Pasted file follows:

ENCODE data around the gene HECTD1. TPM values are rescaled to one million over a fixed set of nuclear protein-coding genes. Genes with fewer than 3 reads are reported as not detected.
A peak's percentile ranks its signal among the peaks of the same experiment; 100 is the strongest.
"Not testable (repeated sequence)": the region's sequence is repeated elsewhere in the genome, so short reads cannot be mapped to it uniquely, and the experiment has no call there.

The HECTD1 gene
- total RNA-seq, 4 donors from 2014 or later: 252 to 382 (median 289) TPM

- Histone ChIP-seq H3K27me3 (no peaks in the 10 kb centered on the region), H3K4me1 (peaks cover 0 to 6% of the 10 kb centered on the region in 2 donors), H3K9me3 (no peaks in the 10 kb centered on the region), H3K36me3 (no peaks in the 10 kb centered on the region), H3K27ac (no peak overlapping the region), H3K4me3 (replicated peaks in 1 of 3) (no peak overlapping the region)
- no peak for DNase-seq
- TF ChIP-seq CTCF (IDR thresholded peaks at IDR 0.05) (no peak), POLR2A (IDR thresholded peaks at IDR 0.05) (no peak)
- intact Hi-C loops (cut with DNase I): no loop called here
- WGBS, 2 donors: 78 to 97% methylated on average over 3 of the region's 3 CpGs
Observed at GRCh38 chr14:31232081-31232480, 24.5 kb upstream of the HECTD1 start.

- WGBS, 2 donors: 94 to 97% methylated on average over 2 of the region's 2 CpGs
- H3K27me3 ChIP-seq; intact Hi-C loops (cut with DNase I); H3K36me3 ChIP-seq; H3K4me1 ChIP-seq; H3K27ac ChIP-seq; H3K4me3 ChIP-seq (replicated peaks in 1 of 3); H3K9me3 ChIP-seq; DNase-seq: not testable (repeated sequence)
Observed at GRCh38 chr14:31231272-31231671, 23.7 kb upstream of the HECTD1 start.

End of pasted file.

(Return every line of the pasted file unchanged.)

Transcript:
ENCODE data around the gene HECTD1. TPM values are rescaled to one million over a fixed set of nuclear protein-coding genes. Genes with fewer than 3 reads are reported as not detected.
A peak's percentile ranks its signal among the peaks of the same experiment; 100 is the strongest.
"Not testable (repeated sequence)": the region's sequence is repeated elsewhere in the genome, so short reads cannot be mapped to it uniquely, and the experiment has no call there.

The HECTD1 gene
- total RNA-seq, 4 donors from 2014 or later: 252 to 382 (median 289) TPM

- Histone ChIP-seq H3K27me3 (no peaks in the 10 kb centered on the region), H3K4me1 (peaks cover 0 to 6% of the 10 kb centered on the region in 2 donors), H3K9me3 (no peaks in the 10 kb centered on the region), H3K36me3 (no peaks in the 10 kb centered on the region), H3K27ac (no peak overlapping the region), H3K4me3 (replicated peaks in 1 of 3) (no peak overlapping the region)
- no peak for DNase-seq
- TF ChIP-seq CTCF (IDR thresholded peaks at IDR 0.05) (no peak), POLR2A (IDR thresholded peaks at IDR 0.05) (no peak)
- intact Hi-C loops (cut with DNase I): no loop called here
- WGBS, 2 donors: 78 to 97% methylated on average over 3 of the region's 3 CpGs
Observed at GRCh38 chr14:31232081-31232480, 24.5 kb upstream of the HECTD1 start.

- WGBS, 2 donors: 94 to 97% methylated on average over 2 of the region's 2 CpGs
- H3K27me3 ChIP-seq; intact Hi-C loops (cut with DNase I); H3K36me3 ChIP-seq; H3K4me1 ChIP-seq; H3K27ac ChIP-seq; H3K4me3 ChIP-seq (replicated peaks in 1 of 3); H3K9me3 ChIP-seq; DNase-seq: not testable (repeated sequence)
Observed at GRCh38 chr14:31231272-31231671, 23.7 kb upstream of the HECTD1 start.